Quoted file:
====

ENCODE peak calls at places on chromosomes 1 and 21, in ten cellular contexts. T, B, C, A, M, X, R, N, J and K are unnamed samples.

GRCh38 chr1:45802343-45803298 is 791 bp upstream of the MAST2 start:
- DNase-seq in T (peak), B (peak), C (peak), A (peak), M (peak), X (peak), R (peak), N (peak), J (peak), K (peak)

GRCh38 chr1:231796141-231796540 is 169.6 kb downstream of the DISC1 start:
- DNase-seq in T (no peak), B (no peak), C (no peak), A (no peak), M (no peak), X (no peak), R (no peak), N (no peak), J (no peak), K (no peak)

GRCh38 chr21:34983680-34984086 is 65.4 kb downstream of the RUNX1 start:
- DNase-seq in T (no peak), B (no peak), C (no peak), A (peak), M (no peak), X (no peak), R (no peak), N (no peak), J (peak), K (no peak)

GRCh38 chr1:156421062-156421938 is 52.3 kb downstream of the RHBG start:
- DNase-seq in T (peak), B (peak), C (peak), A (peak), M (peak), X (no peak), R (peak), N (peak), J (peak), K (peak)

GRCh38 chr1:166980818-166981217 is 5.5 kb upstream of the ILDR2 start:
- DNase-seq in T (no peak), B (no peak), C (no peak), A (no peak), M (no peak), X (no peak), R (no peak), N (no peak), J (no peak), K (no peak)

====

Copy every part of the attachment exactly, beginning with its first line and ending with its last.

ENCODE peak calls at places on chromosomes 1 and 21, in ten cellular contexts. T, B, C, A, M, X, R, N, J and K are unnamed samples.

GRCh38 chr1:45802343-45803298 is 791 bp upstream of the MAST2 start:
- DNase-seq in T (peak), B (peak), C (peak), A (peak), M (peak), X (peak), R (peak), N (peak), J (peak), K (peak)

GRCh38 chr1:231796141-231796540 is 169.6 kb downstream of the DISC1 start:
- DNase-seq in T (no peak), B (no peak), C (no peak), A (no peak), M (no peak), X (no peak), R (no peak), N (no peak), J (no peak), K (no peak)

GRCh38 chr21:34983680-34984086 is 65.4 kb downstream of the RUNX1 start:
- DNase-seq in T (no peak), B (no peak), C (no peak), A (peak), M (no peak), X (no peak), R (no peak), N (no peak), J (peak), K (no peak)

GRCh38 chr1:156421062-156421938 is 52.3 kb downstream of the RHBG start:
- DNase-seq in T (peak), B (peak), C (peak), A (peak), M (peak), X (no peak), R (peak), N (peak), J (peak), K (peak)

GRCh38 chr1:166980818-166981217 is 5.5 kb upstream of the ILDR2 start:
- DNase-seq in T (no peak), B (no peak), C (no peak), A (no peak), M (no peak), X (no peak), R (no peak), N (no peak), J (no peak), K (no peak)